Transition! It's a word often used in Rugby. You’ll often hear coaches talking about transitioning, nomrally that's from defence to attack, or attack to defence. It’s essentially how a team move from getting the ball into their attack patterns or from losing the ball into a good solid defensive system.
Of course the proverbial masters at it are New Zealand but this try from Harlequins Nathan Earle is a wonderful example of transitioning into attack. So I want to run through it and breakdown the excellent awareness of Quins and the defensive errors from Gloucester that result in this try.
Kick offs are always an interesting point of the game. It's a perfect point to exert pressure as so many things can go wrong for the receiving team. It’s also a point that if you don’t get your kick off and chase right you are vulnerable to a counter attack which is exactly what we see unfold here.
If we look at the kick off Gloucester have a relatively standard kick chase formation:
- Winger on the edge (Sharples), his job is simply to put pressure on the receiver (Visser).
- A solid forwards based unit inside him with the 9 in behind (the 9 will drift to the touch line if the kick is too long or they set up an exit play).
- 15 is holding back to see what happens and can float left or right as needed.
Quins also have a relatively standard kick off receipt formation:
- 5 across the front with a lifting pod behind the edge defenders and in the middle.
- This essentially gives them three defensive pods, the left middle and right – with Cipriani being left footed they’ve edged towards their left touchline and
- between each unit we have an auxiliary player who defends the short ball and can assist either way.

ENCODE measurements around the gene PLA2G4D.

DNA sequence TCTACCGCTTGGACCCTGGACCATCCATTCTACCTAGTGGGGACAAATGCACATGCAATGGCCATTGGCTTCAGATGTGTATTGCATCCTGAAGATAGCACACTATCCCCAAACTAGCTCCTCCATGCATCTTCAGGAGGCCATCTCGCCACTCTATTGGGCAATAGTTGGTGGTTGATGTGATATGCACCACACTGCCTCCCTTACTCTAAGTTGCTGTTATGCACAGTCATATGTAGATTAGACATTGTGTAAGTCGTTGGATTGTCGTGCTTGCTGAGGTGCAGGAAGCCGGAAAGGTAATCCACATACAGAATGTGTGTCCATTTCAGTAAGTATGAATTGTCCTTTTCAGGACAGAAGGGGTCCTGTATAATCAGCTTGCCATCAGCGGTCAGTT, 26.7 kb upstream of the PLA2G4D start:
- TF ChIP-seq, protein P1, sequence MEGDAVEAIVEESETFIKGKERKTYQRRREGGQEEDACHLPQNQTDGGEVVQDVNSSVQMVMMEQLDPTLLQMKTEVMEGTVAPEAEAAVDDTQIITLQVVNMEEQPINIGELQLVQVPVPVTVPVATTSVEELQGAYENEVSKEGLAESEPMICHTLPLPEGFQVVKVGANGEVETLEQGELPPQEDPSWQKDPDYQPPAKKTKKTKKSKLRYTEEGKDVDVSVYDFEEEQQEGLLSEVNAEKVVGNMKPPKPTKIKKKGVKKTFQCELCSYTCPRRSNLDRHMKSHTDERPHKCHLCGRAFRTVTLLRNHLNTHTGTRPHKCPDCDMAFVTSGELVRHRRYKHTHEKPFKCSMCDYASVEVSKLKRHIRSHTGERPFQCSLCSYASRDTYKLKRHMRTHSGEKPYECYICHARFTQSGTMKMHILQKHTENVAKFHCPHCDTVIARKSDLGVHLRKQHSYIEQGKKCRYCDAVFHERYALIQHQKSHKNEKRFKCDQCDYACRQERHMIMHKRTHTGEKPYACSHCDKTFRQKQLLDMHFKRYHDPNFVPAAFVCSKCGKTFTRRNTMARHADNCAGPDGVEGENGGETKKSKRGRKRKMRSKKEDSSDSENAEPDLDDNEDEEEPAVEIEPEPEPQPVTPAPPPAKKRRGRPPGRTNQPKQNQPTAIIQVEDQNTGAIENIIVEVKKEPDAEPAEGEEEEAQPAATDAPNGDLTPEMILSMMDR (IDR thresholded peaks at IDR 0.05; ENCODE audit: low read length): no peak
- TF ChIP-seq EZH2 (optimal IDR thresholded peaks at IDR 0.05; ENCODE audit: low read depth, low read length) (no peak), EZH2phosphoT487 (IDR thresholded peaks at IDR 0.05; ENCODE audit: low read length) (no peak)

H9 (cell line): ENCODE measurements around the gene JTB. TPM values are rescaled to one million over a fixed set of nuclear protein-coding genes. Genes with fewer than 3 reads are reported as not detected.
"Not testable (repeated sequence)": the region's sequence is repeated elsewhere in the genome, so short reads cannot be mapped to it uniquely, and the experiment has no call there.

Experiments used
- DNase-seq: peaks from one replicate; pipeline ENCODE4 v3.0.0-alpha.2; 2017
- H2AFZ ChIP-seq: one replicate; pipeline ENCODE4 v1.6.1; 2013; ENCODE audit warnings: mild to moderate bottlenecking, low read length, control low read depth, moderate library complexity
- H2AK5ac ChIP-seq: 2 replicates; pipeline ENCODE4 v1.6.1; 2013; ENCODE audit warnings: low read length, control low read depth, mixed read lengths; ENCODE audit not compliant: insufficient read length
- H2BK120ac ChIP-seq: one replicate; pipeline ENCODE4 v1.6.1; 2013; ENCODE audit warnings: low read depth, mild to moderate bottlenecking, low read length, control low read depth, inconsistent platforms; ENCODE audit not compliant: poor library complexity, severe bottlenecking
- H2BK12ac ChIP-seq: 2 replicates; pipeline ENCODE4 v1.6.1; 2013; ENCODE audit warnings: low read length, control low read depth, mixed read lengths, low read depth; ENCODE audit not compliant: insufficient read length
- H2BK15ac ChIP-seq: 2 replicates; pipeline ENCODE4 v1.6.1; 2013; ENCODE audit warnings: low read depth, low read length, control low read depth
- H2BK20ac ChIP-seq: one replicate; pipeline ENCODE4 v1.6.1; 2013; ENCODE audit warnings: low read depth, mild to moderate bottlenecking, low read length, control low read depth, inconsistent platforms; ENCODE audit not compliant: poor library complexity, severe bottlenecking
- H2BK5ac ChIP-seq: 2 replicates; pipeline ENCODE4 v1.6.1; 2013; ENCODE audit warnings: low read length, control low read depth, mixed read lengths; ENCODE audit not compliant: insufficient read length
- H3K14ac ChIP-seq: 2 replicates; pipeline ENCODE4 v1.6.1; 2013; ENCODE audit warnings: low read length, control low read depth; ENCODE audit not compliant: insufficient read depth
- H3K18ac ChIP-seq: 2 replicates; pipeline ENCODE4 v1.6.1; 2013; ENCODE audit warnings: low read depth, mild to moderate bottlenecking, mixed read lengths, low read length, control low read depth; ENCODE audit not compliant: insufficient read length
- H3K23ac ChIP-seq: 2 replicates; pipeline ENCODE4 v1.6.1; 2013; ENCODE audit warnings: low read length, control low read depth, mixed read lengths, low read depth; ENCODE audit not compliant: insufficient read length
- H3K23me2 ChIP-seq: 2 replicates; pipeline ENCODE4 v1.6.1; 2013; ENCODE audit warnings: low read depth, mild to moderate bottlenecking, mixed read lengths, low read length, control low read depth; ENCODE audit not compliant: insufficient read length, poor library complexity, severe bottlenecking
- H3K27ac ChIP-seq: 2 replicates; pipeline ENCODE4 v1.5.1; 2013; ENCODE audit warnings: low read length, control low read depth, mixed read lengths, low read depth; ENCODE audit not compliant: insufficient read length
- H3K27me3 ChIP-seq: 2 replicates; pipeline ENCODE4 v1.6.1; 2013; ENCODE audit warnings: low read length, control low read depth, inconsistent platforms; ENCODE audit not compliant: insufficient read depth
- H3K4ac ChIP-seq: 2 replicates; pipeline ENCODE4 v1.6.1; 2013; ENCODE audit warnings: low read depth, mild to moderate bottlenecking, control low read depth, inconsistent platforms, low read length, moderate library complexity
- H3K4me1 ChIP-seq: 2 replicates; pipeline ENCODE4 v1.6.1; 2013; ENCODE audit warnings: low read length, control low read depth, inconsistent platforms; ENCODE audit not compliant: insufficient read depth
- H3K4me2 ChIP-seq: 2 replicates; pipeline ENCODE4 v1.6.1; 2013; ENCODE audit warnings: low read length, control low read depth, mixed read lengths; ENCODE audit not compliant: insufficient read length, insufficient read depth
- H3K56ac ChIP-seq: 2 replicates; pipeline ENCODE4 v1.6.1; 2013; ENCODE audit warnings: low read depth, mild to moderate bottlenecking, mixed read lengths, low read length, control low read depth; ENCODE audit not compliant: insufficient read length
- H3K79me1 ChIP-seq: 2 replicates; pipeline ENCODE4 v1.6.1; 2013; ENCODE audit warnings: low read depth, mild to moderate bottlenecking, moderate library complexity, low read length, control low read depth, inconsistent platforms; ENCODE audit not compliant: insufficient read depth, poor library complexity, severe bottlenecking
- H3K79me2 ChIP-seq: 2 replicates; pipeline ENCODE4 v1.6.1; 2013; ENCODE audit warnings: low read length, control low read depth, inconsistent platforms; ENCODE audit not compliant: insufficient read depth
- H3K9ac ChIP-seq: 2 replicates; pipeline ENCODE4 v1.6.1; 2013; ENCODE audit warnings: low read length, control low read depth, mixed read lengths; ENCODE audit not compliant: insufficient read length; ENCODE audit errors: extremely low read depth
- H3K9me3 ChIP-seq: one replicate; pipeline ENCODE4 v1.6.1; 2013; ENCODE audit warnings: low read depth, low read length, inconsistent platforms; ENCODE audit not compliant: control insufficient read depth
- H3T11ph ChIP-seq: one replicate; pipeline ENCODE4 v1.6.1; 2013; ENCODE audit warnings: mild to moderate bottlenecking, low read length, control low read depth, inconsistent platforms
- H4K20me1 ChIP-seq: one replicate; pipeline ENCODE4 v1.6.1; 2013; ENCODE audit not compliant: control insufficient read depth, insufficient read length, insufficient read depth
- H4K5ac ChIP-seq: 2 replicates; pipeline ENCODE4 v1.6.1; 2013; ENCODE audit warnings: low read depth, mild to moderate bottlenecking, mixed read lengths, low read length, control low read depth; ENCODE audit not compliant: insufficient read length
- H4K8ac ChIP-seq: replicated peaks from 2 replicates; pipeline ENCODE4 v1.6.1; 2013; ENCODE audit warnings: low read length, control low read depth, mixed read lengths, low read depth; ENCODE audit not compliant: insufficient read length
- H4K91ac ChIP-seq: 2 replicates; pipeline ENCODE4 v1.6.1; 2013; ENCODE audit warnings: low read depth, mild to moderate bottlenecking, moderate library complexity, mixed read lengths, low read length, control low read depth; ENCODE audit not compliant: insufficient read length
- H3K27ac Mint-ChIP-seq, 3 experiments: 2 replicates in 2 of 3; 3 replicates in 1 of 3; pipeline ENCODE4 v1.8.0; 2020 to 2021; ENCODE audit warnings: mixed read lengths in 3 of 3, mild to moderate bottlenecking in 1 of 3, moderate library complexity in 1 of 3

What Cipriani is looking to do here is turn that left hand pod around by placing the ball in between them and Visser making them turn (which makes them blind to the approaching chasers) and brings Visser forward into that retreating traffic.
Hopefully this will create some indecision maybe leading to a mistake.
Ideally Gloucester want this ball dropping just shy of the 22 (bringing Visser far enough forward that they force him out of the 22) stopping Quins kicking directly to touch and as the footage goes on we see Sharples push ahead to pressure Visser. This is good from Sharples but what it needs is Hanson and Grobler to close the door behind him. Something they fail to do.
We can also see the Gloucester kick chase is quite disconnected, and while this doesn't matter so much on this phase we’ll see it has a bit of an impact on the next.
Visser having stepped Sharples attacks the gap between Hanson and Grobbeler and while he doesn’t quite get away we can see it’s enough to get behind that Gloucester chase line, they now have to turn, and retreat, and we can see all their shoulders are turned in and they are looking at the ruck.
So where they would liked to have been set up moving forward on the Quins 22 they are now retreating and having to reset on the retreat, which is extremely difficult if you can't slow the ball down at the ruck